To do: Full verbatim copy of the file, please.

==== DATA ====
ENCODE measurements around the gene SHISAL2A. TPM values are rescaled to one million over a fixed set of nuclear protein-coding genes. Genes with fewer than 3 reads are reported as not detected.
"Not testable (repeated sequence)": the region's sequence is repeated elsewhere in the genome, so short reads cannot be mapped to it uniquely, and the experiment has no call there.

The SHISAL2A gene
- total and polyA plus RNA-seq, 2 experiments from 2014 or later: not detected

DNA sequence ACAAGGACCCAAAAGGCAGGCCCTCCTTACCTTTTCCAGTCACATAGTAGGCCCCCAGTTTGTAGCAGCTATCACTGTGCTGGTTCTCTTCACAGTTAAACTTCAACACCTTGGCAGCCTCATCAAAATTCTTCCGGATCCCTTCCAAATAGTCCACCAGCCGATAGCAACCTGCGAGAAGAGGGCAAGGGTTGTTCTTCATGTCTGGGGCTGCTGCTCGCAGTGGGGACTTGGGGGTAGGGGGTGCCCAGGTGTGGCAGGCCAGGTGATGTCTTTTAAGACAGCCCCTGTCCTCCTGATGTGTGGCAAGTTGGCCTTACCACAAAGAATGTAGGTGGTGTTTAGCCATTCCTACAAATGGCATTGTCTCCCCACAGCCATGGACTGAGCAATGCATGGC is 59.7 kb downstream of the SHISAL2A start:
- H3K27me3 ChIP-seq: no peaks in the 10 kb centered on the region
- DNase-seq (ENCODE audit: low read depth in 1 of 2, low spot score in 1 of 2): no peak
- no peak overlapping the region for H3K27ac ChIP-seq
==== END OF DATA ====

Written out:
ENCODE measurements around the gene SHISAL2A. TPM values are rescaled to one million over a fixed set of nuclear protein-coding genes. Genes with fewer than 3 reads are reported as not detected.
"Not testable (repeated sequence)": the region's sequence is repeated elsewhere in the genome, so short reads cannot be mapped to it uniquely, and the experiment has no call there.

The SHISAL2A gene
- total and polyA plus RNA-seq, 2 experiments from 2014 or later: not detected

DNA sequence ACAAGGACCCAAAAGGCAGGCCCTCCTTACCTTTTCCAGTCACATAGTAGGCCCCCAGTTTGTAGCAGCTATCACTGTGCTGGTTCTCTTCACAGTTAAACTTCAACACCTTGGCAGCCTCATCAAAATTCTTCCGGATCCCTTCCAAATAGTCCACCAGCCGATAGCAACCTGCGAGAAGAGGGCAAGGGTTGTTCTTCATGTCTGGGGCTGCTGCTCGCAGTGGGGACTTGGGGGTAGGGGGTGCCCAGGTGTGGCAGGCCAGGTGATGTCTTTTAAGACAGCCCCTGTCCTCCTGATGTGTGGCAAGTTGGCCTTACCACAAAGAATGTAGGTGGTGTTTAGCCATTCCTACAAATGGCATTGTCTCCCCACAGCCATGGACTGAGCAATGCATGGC is 59.7 kb downstream of the SHISAL2A start:
- H3K27me3 ChIP-seq: no peaks in the 10 kb centered on the region
- DNase-seq (ENCODE audit: low read depth in 1 of 2, low spot score in 1 of 2): no peak
- no peak overlapping the region for H3K27ac ChIP-seq